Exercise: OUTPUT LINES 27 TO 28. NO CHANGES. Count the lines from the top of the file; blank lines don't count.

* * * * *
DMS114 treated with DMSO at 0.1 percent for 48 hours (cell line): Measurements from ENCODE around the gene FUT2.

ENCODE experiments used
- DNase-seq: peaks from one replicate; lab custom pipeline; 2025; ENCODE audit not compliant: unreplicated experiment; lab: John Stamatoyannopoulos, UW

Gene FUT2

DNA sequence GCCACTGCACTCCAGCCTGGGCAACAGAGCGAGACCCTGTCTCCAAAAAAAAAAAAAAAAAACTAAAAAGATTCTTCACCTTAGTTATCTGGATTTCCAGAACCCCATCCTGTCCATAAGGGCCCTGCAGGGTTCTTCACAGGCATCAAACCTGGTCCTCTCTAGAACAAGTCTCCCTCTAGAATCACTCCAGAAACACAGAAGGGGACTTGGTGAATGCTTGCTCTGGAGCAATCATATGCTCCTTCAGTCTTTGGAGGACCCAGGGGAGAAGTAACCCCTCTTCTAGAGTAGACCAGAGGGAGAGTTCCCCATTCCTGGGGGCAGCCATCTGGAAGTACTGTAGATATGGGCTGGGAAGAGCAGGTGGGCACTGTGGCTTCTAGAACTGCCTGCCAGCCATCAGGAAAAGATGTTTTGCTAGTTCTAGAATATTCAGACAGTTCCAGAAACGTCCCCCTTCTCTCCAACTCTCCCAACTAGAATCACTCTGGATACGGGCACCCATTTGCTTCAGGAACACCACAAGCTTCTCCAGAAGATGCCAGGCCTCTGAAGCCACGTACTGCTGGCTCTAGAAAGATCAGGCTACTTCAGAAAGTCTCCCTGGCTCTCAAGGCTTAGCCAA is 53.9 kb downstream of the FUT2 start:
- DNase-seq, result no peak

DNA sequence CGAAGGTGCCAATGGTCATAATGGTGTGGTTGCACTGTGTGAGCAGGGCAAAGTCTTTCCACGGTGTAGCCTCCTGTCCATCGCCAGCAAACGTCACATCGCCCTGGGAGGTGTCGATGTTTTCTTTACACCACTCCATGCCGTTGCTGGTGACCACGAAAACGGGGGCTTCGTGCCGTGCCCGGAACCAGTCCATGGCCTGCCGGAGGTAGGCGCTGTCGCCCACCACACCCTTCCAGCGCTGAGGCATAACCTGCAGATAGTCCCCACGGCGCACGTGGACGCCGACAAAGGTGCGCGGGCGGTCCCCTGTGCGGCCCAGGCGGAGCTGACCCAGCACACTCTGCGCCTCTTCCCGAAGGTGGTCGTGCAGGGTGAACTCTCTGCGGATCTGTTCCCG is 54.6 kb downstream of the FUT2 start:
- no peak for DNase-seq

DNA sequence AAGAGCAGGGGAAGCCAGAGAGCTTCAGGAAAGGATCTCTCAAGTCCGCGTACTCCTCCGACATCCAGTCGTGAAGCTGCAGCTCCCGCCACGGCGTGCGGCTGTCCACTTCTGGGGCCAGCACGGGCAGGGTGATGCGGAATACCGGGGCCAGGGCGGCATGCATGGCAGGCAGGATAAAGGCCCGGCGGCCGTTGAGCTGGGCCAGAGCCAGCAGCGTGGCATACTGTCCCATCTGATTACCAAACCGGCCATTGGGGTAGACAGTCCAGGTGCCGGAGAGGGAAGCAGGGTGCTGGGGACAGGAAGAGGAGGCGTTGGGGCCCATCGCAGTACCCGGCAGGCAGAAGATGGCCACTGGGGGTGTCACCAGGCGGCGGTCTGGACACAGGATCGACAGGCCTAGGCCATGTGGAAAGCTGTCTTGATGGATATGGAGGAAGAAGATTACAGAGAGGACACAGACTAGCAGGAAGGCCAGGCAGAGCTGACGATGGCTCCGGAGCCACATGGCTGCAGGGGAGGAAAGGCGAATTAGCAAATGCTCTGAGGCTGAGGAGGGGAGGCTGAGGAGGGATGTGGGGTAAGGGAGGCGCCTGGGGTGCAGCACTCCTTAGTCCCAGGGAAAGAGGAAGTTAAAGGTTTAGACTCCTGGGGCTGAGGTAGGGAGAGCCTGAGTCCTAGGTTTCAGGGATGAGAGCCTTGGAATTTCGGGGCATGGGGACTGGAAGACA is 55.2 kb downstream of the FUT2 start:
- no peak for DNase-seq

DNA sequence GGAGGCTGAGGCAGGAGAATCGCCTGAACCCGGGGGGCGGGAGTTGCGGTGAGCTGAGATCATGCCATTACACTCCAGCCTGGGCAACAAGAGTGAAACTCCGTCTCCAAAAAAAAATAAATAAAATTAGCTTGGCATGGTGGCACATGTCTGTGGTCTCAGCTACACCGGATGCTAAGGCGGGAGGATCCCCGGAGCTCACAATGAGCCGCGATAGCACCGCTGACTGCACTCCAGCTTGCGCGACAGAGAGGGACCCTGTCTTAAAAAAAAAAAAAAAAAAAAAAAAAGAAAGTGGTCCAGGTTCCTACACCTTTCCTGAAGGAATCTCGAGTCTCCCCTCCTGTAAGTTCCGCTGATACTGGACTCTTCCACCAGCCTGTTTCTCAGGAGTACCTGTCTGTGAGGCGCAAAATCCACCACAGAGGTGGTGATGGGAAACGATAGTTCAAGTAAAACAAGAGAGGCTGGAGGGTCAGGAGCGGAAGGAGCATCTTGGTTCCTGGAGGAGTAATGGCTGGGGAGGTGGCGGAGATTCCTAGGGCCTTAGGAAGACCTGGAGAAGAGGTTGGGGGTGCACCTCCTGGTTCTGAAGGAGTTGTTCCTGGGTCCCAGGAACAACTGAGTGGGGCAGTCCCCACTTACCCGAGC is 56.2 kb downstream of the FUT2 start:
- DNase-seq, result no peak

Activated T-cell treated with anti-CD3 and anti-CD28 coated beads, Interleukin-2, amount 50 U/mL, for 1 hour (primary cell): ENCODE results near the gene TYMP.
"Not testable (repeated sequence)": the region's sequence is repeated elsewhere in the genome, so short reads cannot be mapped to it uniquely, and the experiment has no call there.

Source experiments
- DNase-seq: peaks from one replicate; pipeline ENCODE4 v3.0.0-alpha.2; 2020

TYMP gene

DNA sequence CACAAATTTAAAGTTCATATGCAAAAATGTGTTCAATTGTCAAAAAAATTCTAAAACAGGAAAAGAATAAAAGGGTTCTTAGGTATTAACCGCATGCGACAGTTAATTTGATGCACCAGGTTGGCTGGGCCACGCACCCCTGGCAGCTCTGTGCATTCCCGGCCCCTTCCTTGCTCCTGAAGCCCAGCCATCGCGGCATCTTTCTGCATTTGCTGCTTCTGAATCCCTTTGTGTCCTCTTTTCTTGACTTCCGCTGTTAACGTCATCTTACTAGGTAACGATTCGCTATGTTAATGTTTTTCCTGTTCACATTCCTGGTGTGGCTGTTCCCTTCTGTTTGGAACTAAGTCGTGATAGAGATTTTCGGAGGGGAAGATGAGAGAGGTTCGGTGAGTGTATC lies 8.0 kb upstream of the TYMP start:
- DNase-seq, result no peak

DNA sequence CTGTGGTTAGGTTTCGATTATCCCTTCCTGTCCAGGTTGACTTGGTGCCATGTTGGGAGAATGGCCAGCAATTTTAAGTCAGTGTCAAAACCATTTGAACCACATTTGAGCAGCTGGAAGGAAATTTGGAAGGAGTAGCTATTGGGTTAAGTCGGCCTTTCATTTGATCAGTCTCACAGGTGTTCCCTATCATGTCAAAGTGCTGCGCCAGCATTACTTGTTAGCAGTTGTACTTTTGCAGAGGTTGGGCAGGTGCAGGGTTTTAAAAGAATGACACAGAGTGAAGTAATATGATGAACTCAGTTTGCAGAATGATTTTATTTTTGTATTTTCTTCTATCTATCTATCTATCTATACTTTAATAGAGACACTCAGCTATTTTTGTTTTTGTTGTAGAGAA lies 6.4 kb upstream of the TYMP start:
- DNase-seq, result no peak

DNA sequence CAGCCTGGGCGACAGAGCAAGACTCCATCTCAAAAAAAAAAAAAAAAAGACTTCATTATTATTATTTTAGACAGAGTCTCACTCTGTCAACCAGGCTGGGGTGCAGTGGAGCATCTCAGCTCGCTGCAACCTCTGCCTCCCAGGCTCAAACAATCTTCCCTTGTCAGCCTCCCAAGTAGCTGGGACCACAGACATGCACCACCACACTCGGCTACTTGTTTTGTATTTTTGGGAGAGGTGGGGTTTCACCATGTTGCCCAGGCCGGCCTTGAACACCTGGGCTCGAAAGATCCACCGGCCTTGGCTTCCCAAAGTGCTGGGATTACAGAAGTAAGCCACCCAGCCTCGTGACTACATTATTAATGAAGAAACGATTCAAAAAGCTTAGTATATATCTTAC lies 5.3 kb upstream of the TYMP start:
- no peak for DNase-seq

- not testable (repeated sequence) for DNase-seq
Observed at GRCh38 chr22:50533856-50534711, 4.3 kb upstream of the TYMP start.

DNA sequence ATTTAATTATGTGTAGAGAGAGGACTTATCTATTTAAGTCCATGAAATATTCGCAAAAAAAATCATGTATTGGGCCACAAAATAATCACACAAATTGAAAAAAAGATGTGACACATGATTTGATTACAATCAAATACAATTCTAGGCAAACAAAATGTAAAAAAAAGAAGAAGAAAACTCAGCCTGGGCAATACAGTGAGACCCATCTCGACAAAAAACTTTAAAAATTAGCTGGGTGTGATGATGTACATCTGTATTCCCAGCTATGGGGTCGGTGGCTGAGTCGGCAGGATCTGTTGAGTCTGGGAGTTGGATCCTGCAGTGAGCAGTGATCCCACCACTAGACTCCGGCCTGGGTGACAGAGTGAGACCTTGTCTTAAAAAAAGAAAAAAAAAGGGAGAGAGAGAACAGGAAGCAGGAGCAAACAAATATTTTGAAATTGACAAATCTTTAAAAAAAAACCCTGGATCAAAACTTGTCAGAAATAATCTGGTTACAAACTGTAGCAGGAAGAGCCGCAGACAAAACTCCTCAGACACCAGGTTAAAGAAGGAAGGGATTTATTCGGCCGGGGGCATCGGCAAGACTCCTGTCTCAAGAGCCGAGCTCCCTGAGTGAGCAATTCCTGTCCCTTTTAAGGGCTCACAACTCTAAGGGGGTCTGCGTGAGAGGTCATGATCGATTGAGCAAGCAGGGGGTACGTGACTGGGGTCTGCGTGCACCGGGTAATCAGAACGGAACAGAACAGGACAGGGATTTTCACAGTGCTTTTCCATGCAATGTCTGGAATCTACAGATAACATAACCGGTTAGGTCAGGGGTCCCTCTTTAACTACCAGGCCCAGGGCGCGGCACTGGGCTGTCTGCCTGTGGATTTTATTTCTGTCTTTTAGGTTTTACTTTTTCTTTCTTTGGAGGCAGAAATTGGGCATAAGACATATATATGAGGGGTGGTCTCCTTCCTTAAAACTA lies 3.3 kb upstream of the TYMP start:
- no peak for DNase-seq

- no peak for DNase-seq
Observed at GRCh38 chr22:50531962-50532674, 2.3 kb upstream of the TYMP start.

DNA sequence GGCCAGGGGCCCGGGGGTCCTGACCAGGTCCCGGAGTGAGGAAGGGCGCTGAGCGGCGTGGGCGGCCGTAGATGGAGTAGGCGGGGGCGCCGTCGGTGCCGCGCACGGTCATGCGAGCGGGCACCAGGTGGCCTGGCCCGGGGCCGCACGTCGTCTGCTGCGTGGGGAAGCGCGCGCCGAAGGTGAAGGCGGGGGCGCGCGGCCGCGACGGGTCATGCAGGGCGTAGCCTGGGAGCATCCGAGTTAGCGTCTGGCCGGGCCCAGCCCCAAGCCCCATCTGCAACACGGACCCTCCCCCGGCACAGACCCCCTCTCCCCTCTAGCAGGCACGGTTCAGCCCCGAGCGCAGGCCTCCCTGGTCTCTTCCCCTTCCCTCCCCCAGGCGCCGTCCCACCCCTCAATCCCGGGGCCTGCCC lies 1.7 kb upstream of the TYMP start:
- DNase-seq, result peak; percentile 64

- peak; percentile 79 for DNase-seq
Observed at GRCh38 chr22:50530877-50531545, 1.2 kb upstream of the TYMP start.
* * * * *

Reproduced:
- no peak for DNase-seq

- no peak for DNase-seq